Background: Patients with juvenile myoclonic epilepsy (JME) show evidence of cognitive impulsivity that may be linked to later adverse psychosocial outcomes. Here, we quantify the strength of association and estimate effect size (ES) of response inhibition by pooling available evidence in a meta-analysis. Methods: We conducted a systematic review of the literature using Ovid MEDLINE and Ovid EMBASE databases (covering 2001–2019) with a search strategy using combinations of the specific Medical Subject Headings (MeSH) terms ‘juvenile myoclonic epilepsy, cognitive impulsivity, response inhibition, Stroop, cognition, personality, traits’ using the ‘explode’ feature where possible. We also searched within references of retrieved articles. We included studies reporting ESs describing established measures of response inhibition in teenage and adult patients with JME. Results: Using the ESs pooled from 16 studies comprising 1047 patients and controls, we found ESs for response inhibition to be homogeneous with a significant moderate mean ES of d = 0.50 (95% confidence interval [CI]: 0.37–0.63). Conclusions: We confirm that reduced response inhibition is a consistently observed homogeneous trait in patients with JME.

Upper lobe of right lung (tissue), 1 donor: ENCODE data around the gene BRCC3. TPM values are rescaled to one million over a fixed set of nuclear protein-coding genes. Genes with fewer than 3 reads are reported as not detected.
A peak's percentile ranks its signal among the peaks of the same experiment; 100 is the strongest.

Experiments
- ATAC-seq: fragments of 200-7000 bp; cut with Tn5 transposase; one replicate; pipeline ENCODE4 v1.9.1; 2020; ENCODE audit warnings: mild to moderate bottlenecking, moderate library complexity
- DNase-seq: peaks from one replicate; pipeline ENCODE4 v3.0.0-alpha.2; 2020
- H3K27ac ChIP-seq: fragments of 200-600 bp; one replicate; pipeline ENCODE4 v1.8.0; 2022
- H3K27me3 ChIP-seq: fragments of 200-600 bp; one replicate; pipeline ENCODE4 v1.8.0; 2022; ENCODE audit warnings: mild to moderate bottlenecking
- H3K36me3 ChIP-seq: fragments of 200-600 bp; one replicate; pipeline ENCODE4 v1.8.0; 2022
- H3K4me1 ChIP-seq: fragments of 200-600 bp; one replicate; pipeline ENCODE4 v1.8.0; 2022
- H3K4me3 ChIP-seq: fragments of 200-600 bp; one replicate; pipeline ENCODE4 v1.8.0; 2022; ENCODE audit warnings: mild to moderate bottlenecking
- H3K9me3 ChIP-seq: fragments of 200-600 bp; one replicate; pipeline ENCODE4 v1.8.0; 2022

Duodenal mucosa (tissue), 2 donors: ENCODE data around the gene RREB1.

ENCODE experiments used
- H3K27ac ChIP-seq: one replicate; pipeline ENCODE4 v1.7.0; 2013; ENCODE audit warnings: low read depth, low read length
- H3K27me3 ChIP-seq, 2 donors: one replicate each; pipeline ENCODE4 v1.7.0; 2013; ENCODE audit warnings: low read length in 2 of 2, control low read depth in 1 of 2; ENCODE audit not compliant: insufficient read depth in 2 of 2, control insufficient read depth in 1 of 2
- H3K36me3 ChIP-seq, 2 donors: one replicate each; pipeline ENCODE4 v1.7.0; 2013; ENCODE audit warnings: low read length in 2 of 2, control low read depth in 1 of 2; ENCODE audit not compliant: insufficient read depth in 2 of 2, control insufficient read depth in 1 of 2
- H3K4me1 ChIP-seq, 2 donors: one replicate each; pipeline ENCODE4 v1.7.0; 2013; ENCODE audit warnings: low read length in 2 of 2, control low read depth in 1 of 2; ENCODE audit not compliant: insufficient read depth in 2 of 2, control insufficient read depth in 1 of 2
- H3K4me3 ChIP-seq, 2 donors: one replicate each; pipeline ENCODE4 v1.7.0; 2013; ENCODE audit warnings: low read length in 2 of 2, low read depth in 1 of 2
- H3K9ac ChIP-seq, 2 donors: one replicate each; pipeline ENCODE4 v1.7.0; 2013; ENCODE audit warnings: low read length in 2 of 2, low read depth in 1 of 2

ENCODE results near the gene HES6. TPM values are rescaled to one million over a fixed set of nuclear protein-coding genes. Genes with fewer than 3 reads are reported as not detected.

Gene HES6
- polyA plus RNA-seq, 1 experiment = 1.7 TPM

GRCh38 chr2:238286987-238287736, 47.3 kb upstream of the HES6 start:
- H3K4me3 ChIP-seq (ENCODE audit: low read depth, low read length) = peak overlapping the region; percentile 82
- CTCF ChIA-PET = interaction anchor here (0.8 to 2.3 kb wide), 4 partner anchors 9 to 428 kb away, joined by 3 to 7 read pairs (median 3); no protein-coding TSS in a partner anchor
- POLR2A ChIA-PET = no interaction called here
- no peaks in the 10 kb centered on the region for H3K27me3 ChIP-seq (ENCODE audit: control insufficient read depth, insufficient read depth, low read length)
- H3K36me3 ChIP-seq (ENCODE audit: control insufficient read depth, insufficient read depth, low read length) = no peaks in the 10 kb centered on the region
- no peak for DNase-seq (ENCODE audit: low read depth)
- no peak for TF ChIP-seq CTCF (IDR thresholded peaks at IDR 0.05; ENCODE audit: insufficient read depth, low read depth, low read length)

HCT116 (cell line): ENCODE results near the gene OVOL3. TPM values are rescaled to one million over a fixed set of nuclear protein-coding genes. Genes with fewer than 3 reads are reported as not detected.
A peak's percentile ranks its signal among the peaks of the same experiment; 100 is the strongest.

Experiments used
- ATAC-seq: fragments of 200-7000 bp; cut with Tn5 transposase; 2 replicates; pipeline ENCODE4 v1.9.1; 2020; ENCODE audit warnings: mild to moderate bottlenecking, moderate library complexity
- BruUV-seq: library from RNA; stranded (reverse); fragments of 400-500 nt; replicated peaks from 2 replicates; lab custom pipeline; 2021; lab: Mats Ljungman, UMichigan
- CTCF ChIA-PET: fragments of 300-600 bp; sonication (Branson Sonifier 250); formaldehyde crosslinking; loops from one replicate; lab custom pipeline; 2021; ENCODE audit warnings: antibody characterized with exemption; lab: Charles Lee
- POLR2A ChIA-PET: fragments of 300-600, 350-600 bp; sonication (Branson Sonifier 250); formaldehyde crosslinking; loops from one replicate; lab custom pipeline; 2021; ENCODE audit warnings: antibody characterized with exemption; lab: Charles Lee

- Executive function
- Stroop task